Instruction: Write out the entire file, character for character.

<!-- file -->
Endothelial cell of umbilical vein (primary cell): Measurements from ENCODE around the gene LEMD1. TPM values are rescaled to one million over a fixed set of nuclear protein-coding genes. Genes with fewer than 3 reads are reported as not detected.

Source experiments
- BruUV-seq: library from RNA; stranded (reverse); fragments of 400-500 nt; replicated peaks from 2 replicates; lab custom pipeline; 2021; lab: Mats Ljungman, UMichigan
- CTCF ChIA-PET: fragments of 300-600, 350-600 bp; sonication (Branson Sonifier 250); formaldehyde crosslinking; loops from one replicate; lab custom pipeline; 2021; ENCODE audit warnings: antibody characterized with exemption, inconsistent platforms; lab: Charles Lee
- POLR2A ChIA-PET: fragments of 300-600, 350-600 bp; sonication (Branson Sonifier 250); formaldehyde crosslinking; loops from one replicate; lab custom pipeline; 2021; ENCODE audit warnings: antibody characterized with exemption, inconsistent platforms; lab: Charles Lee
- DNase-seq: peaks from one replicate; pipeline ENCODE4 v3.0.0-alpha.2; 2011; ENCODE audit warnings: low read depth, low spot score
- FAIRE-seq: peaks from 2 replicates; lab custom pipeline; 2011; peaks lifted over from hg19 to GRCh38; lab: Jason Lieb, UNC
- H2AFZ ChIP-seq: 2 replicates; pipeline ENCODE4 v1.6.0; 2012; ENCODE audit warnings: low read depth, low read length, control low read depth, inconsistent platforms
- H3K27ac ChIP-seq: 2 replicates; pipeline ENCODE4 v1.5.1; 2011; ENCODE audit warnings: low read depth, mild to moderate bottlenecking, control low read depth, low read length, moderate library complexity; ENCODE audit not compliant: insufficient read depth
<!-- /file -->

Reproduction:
Endothelial cell of umbilical vein (primary cell): Measurements from ENCODE around the gene LEMD1. TPM values are rescaled to one million over a fixed set of nuclear protein-coding genes. Genes with fewer than 3 reads are reported as not detected.

Source experiments
- BruUV-seq: library from RNA; stranded (reverse); fragments of 400-500 nt; replicated peaks from 2 replicates; lab custom pipeline; 2021; lab: Mats Ljungman, UMichigan
- CTCF ChIA-PET: fragments of 300-600, 350-600 bp; sonication (Branson Sonifier 250); formaldehyde crosslinking; loops from one replicate; lab custom pipeline; 2021; ENCODE audit warnings: antibody characterized with exemption, inconsistent platforms; lab: Charles Lee
- POLR2A ChIA-PET: fragments of 300-600, 350-600 bp; sonication (Branson Sonifier 250); formaldehyde crosslinking; loops from one replicate; lab custom pipeline; 2021; ENCODE audit warnings: antibody characterized with exemption, inconsistent platforms; lab: Charles Lee
- DNase-seq: peaks from one replicate; pipeline ENCODE4 v3.0.0-alpha.2; 2011; ENCODE audit warnings: low read depth, low spot score
- FAIRE-seq: peaks from 2 replicates; lab custom pipeline; 2011; peaks lifted over from hg19 to GRCh38; lab: Jason Lieb, UNC
- H2AFZ ChIP-seq: 2 replicates; pipeline ENCODE4 v1.6.0; 2012; ENCODE audit warnings: low read depth, low read length, control low read depth, inconsistent platforms
- H3K27ac ChIP-seq: 2 replicates; pipeline ENCODE4 v1.5.1; 2011; ENCODE audit warnings: low read depth, mild to moderate bottlenecking, control low read depth, low read length, moderate library complexity; ENCODE audit not compliant: insufficient read depth